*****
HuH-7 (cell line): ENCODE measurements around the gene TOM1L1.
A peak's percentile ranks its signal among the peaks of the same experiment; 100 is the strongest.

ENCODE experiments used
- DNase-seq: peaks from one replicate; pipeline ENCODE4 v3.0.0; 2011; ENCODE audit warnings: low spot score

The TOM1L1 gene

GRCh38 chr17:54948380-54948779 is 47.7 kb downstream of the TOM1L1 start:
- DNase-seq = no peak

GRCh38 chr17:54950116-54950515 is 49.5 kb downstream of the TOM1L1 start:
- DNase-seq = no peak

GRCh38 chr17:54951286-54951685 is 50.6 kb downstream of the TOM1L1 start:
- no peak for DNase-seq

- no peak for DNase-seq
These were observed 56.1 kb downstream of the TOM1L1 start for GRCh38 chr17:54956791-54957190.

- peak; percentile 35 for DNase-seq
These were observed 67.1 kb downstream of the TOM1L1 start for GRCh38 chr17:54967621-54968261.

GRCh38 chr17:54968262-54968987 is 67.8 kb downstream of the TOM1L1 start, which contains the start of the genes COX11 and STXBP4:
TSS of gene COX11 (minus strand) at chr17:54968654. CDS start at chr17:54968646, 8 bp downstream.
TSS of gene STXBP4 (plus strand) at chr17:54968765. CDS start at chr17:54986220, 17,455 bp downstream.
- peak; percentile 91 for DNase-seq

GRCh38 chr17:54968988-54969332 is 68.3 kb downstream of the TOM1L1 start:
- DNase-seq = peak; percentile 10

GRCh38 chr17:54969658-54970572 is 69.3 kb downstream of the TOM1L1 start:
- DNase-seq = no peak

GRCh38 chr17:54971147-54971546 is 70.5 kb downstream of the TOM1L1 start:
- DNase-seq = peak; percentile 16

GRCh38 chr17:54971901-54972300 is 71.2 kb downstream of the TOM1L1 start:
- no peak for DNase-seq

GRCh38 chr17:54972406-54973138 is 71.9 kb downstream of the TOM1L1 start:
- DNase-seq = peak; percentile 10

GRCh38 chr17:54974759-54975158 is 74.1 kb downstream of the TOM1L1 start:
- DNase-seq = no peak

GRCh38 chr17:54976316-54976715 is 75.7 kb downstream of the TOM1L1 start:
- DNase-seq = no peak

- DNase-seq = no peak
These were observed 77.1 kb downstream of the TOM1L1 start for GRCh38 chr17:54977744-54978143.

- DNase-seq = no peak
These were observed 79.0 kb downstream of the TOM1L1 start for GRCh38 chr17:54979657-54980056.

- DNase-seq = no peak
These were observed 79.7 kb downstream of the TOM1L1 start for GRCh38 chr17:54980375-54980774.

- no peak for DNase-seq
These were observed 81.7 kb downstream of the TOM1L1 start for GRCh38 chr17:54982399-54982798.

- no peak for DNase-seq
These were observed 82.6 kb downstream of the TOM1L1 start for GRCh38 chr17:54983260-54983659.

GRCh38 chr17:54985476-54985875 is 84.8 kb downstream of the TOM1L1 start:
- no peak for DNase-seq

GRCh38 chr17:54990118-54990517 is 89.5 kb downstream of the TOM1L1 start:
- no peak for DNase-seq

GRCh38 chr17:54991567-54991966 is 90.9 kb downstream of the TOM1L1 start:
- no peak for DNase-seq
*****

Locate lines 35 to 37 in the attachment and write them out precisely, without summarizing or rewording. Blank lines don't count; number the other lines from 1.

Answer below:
These were observed 77.1 kb downstream of the TOM1L1 start for GRCh38 chr17:54977744-54978143.

- DNase-seq = no peak
These were observed 79.0 kb downstream of the TOM1L1 start for GRCh38 chr17:54979657-54980056.